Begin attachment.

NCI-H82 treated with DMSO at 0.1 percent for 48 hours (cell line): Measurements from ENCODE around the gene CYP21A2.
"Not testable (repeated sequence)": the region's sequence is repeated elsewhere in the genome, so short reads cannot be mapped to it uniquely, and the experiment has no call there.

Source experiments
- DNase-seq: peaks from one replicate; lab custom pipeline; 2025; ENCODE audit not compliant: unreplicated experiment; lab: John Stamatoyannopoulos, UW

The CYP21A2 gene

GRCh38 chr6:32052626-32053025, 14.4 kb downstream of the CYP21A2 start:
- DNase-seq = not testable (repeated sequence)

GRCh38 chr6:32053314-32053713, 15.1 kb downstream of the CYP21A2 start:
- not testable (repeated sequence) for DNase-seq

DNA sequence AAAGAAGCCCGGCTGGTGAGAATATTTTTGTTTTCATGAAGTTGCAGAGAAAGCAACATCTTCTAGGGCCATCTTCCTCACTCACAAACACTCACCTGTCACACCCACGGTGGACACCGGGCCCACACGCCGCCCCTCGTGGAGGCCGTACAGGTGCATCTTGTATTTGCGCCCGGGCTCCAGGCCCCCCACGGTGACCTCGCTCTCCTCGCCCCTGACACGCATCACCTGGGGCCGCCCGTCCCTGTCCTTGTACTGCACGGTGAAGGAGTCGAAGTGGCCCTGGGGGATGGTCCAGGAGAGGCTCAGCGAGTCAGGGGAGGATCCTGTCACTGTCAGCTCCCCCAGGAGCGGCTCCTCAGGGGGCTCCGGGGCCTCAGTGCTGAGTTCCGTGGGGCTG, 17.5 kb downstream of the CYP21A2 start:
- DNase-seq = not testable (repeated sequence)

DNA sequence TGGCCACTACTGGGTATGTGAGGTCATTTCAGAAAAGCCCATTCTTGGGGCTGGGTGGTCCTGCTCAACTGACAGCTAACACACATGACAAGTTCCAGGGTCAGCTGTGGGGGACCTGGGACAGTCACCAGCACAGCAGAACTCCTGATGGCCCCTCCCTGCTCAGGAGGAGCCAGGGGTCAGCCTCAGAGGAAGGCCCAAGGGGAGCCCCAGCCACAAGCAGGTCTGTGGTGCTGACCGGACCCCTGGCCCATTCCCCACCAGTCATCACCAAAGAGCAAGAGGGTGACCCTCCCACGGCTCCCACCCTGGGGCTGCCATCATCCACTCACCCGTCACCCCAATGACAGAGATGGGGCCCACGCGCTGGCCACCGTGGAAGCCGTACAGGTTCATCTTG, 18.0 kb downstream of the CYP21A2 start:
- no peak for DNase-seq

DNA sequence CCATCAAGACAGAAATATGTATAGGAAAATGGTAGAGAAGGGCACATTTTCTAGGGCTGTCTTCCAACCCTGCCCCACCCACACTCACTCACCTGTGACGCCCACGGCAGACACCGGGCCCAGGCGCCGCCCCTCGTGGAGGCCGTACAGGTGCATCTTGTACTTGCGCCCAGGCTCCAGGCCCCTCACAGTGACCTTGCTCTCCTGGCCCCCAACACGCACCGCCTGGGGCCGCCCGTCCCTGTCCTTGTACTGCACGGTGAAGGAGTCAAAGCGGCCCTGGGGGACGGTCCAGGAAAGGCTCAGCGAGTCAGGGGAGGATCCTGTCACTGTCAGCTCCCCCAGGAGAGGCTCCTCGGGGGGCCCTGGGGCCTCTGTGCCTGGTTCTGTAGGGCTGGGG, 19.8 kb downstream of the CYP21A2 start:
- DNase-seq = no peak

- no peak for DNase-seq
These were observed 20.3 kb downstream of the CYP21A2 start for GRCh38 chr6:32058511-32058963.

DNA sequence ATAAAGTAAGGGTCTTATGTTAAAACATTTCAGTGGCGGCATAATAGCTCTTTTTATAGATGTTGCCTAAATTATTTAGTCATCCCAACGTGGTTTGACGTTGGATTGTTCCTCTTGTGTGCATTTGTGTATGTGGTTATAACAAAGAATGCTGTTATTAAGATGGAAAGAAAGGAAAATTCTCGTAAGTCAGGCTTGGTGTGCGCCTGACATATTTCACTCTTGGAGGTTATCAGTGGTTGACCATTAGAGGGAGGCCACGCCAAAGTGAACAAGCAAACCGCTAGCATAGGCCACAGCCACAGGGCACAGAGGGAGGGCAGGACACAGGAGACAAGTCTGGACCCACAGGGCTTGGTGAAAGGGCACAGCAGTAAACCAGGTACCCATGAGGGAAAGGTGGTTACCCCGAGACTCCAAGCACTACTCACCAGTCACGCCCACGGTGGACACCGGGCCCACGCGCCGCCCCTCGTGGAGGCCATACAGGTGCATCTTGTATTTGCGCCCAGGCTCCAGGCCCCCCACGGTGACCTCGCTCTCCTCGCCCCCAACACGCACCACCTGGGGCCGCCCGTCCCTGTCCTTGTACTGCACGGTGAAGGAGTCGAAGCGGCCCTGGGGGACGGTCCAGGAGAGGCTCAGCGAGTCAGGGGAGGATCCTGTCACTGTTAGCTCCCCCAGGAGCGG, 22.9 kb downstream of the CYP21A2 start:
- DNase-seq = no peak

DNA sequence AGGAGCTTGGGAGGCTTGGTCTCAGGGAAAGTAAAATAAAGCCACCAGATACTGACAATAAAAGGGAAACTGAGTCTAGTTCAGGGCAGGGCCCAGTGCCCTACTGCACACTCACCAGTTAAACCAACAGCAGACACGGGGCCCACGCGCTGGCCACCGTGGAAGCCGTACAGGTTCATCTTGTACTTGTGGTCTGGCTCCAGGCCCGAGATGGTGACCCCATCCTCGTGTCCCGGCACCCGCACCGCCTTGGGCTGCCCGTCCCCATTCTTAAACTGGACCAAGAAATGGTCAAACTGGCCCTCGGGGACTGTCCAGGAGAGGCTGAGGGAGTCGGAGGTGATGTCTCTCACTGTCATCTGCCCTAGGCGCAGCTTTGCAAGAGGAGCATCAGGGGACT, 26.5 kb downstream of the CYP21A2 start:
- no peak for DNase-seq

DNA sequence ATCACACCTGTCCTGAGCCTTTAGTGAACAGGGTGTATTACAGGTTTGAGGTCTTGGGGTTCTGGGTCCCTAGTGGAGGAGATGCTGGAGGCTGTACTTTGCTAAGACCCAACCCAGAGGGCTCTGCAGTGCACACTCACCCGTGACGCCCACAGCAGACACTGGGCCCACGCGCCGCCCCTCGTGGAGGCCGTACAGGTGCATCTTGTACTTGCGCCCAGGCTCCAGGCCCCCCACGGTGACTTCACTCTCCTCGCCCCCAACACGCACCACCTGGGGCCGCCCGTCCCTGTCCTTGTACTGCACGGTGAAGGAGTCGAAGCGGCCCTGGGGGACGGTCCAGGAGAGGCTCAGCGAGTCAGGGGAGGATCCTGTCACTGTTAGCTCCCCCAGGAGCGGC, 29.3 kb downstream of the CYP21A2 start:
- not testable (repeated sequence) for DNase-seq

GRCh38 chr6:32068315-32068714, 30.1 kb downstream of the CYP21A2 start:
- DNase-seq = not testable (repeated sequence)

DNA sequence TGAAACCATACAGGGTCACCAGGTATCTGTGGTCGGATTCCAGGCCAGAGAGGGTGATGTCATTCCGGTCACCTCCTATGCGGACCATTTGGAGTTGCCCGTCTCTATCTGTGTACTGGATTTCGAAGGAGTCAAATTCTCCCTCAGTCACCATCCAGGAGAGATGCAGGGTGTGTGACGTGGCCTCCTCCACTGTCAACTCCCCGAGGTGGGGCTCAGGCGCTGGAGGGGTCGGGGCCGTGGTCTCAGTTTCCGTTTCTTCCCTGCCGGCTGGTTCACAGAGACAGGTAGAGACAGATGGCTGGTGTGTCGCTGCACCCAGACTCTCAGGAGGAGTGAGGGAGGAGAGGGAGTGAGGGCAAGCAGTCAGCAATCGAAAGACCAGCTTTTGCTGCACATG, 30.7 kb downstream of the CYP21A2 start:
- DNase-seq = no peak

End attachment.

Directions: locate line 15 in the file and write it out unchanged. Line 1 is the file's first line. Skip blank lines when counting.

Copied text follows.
- DNase-seq = no peak